Content marketing plays key role for GE

24 October 2012

NEW YORK: General Electric, the conglomerate, is utilising an increasingly targeted approach to content marketing and "storytelling" as a means of engaging consumers and business clients more effectively.

Speaking to DigiDay, Linda Boff, executive director, global digital marketing for GE, stated this channel played a particularly central role for the company as it trades in complex and unusual categories.

She said: "We are involved in renewable energy in transportation, healthcare and natural gases. These are inherently interesting. We use storytelling, which is critical, to make sure we bring to life what we do in ways that are inherently interesting."

More specifically, Boff suggested storytelling was vital as it enabled the organisation to communicate "what we do, not what we sell" in an engaging and stimulating manner.

"Content is important because it helps people relate to what it is we do," she added. "We obsess about content. We think of it as a way to tell the great stories of GE. The GE approach to content is: We completely lean into who we are."

"Most consumers don't want to read product specs. Understanding that the transportation is more efficient than before or that there are new ways to care for newborns: these are interesting stories."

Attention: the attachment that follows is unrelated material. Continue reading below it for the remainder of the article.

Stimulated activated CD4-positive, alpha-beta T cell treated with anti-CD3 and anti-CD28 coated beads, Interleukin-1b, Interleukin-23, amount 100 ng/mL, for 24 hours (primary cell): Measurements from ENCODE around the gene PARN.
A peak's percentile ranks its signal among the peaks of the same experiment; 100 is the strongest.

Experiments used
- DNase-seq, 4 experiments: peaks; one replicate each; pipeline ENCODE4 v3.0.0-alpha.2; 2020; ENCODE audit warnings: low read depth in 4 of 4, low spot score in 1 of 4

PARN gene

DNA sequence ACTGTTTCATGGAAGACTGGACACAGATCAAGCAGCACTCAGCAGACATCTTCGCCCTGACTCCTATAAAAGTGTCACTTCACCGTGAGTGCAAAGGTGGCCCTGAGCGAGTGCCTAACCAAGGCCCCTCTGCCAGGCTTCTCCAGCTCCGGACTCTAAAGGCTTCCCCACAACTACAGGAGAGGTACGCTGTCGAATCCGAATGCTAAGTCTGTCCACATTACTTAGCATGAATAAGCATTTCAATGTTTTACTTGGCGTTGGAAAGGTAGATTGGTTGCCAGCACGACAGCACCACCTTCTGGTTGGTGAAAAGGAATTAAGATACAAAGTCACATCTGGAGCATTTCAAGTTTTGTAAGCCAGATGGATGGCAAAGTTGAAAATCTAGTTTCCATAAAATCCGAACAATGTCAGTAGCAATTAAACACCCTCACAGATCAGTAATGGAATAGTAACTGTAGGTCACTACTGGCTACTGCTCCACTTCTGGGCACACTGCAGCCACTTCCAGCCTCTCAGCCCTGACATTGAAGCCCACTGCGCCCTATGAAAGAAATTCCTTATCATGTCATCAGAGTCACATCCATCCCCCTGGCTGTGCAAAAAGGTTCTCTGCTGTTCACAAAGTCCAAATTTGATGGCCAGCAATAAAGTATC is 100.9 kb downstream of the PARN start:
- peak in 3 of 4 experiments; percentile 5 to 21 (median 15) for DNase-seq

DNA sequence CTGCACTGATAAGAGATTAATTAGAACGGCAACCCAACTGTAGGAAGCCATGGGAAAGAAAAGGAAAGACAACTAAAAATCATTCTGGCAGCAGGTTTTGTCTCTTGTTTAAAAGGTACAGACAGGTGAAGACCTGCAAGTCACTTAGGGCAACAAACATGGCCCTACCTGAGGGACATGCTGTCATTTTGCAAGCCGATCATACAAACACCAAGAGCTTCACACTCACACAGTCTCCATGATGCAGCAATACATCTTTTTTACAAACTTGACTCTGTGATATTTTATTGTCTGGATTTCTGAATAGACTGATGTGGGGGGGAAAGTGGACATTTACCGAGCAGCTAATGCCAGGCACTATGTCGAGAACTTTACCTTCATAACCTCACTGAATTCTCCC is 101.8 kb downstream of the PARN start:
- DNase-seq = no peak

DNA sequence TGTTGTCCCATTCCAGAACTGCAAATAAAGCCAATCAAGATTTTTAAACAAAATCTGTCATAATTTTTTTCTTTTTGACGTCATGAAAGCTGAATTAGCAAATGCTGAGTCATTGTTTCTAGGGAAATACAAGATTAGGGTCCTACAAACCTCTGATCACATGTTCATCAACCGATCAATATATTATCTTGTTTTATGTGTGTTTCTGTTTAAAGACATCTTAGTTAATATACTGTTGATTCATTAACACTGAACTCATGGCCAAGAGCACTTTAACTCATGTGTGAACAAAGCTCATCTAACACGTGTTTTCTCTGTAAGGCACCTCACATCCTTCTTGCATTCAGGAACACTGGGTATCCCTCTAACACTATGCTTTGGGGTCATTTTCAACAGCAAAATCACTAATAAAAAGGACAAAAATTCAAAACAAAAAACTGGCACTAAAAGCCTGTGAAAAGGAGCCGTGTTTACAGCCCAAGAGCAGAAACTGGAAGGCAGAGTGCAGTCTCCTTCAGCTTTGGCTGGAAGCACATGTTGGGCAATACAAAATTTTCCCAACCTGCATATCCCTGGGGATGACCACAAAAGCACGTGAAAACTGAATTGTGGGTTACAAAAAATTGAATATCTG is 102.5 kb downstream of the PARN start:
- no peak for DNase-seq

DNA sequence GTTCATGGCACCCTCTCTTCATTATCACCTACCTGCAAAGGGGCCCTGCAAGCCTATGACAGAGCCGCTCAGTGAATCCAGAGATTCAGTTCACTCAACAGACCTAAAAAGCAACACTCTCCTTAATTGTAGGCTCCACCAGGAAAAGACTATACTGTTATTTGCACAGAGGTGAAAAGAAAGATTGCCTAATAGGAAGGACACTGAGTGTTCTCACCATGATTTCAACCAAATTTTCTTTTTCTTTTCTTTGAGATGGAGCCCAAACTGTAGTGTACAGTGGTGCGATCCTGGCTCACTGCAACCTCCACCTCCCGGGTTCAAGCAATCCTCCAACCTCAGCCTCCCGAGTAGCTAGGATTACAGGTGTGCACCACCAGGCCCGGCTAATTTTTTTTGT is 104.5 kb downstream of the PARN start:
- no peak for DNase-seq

Among the key values GE seeks to demonstrate in its content marketing are the mix of traditional and advanced manufacturing at its heart, alongside a focus on technology, innovation and invention.

"We have a clear compass as to what it is we find interesting and what our voice is in our space. We have a curious, passionate and optimistic voice," said Boff. "Using this compass, we make sure we have consistency on our content channels."

Even though the broad tenor of communications is similar, GE does tailor its output depending on the individual media property being deployed.

"Good stories, well told, have always been at the heart of the greatest brand activations. The difference nowadays is the tremendous proliferation of channels and platforms," said Boff. "There is an ability to be micro-targeted and relevant."

A GE video about a locomotive plant yielded 101k hits in under a week, showing this trend in practice. It has also created a mobile game, "Patient Shuffle", demonstrating the challenges of running a hospital.

"GE has used the mobile device for storytelling," Boff said. "We need to be moving into content and context on mobile where we are serving and connecting with people in relevant and natural ways."

Data sourced from DigiDay; additional content by Warc staff